The Last Journey
September 10, 2010 COP Turbett

Today is Friday, September 10, 2010. I am in COP Turbett in Helmund province, Afghanistan. Six years ago today, I was in Balad, Iraq assisting the CASEVAC crews loading a man that had both legs and one arm blown off from a rocket attack. It is also the night that I was informed that my father had been struck and killed by a car while riding his bicycle in New York. My younger brother has his birthday on this day. The 10th of September is one of those days I know about as we lead up to the 9/11 anniversary. This year, I will be here in Afghanistan which is exactly where I wanted to be this time around. I wanted to see it from the ground level on 9/11, nine years after the fact. It’s been a long time but seems like yesterday.

Today I was sick most all day long. I knew last night I would be taking this day off and I am glad I did. I have been fighting what seems like a cold for the past two days and today and last night I felt horrible. I decided to utilize my time wisely and catch up on all writings and photos and audios and place them all in backed up locations in the event something goes amiss.

Today is also the end of Ramadan. I’m glad for that. I can’t figure out why they actually do Ramadan or what use it actually serves, but I am gaining a bit of bitterness towards it all. In the early morning hours, starting at around 0400 hrs, the loud speakers go off with the guy in the mosque blaring out some message which probably says, “get up, get up, do your thing for Allah”. I really don’t know what he says but I do know he says it at 0400, and then again at 0500 and doesn’t shut up for what seems like forever. These people here, who all seem somewhat primitive, decide not to eat for 30-days during the day, and then never get eight hours of uninterrupted sleep, which we all know is one of the keys to a healthy life. I have some deep concerns about Islam and how we all are being told one thing but what I see is something else.

I phoned home today and was informed that there is some guy in Florida with a small church who is about to go on a burning rampage of Korans. He apparently is causing quite a firestorm across the globe and I have a few things to say about that right now. Firstly, whether I agree with him or not, is of no value in this discussion, but what is of value is how he is putting Marines lives in jeopardy over here as well as others also serving in the war zone. He basically is bordering on in sighting a riot on a global scale. Now, there is a part of me that wants to say, sure, send him a pack of matches and let’s help him out. But, the reasonable side of me knows better and this guy is way out of control. It’s of no value what he is doing just to gain is 15-minutes of fame. Is a matter of fact, the Marines here are very angry with what he is doing. I wish I could convey that message right now.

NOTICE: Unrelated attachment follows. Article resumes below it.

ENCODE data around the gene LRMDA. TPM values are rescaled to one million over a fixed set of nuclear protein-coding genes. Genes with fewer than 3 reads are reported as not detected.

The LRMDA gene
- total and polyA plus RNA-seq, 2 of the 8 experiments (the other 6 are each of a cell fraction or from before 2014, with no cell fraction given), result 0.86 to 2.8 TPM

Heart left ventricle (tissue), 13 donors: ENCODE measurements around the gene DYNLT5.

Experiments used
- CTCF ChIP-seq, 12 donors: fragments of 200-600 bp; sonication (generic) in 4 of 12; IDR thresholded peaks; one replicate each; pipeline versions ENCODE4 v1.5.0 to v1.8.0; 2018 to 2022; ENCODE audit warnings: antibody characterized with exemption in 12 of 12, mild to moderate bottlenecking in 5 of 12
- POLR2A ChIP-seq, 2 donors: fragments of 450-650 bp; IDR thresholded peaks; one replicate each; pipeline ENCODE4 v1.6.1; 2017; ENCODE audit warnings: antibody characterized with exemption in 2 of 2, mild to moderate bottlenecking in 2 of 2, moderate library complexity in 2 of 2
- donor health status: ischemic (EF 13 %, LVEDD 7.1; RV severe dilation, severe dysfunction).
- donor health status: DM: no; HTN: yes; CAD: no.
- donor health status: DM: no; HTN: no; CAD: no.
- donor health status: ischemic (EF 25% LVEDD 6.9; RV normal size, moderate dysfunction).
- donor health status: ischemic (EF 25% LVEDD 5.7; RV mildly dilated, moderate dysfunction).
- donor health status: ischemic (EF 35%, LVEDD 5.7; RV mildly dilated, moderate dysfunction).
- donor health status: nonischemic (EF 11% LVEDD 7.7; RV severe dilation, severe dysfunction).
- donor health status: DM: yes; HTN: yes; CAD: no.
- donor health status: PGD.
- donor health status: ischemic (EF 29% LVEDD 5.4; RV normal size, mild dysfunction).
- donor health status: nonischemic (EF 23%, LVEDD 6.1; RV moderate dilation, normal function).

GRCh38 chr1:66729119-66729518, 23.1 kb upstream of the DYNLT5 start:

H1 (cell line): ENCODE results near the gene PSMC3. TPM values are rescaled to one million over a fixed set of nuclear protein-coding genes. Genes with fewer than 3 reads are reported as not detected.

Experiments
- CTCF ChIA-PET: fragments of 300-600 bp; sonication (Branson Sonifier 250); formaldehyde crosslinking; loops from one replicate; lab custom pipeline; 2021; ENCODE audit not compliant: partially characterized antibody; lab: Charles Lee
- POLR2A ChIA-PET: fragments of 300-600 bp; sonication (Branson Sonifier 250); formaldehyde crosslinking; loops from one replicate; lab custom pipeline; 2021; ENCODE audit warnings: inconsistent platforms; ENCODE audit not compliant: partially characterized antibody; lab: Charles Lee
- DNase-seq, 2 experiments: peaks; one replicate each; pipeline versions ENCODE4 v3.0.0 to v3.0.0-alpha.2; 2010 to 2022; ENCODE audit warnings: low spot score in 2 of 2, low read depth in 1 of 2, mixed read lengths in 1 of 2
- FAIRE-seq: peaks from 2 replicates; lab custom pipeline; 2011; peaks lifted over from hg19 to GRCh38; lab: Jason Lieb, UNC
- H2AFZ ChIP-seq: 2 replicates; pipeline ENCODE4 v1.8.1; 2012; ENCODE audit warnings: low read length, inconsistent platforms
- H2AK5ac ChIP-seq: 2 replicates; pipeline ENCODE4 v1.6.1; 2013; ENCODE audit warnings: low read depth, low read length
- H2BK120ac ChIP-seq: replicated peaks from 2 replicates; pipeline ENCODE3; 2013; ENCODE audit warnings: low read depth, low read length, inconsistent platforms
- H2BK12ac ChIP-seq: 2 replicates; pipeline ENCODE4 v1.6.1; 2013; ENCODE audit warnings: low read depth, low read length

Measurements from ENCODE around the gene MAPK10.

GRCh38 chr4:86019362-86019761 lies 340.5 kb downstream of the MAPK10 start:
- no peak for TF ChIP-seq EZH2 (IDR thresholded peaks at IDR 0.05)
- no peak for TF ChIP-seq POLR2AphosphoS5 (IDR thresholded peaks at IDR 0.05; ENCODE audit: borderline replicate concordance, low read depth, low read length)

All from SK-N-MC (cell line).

After I got my writings all caught up and put into back up modes, I was able to find time between naps to take a shower, do some laundry, wash my hair, brush my teeth, shave and use the facilities. All that takes a lot of time and lots of energy. The problem with getting cleaned up is about ten minutes later, one is dirty again. So, it’s just the thought of having put the effort into getting clean. It’s called personal hygiene here. The tent is in dire need of cleaning and I try my best to get my area swept with a hand broom as often as possible. But the rest of the tent is one big dust bowl. I think that is part of the reason I am sneezing a lot as well as the temperature in the tent was down to 64 degrees the other night with the air conditioner blaring cold air. I know that is where I really got sick. Anyway, I think I may be on the mend right now, but I still feel terrible. We’ll see what the morning brings.

Today, right outside the gate in the bazaar area, a little girl was injured in a motorcycle accident. She fell off the motorcycle after being hit by a car, at least that is the story we are hearing. The Marines provided first aid and then called for a medevac and in less than 20-minutes, she was airlifted out of here. I was able to get a few photos of it. It’s quite an elaborate coordination plan to get a medevac here. And it is done rapidly. It’s always good to see these medevacs especially after having spent time with them. I feel part of the team each time I see one come in. They are in and out in a flash.

I’ve been speaking more and more to the guys here and they are opening up much more to me. I should begin to do more audios as the time goes on. Before I know it, it will be time to leave here. I received an extension to my orders, making me good through October 15, which is perfect. Now I do not have to rush out of here. I will go however somewhere around September 20, or thereabouts. I may stop by Echo company just to spend a few days with them. But there is a part of me that says it is better to just stay here with one unit and learn more and more about what they do. They are very comfortable with me and I with them. I just wish I had better set ups for what I am doing. More boots, better pants, a few other things. But, all in all, not too bad at the moment.

The hard part now is this dust. It is really killing me. I will adapt. Tomorrow is September 11th, one of the main reasons I am where I am at the moment. I will try to prepare as best I can for a big day of working and trying to get as much done as possible. It will be the only 9/11 anniversary I ever plan to spend again in this country. I will make the most of it with what energy I have.

I’m a tired now and will hit the sack. This is how the day ended for me on September 10, 2010 in COP Turbett in Afghanistan.

Jim Spiri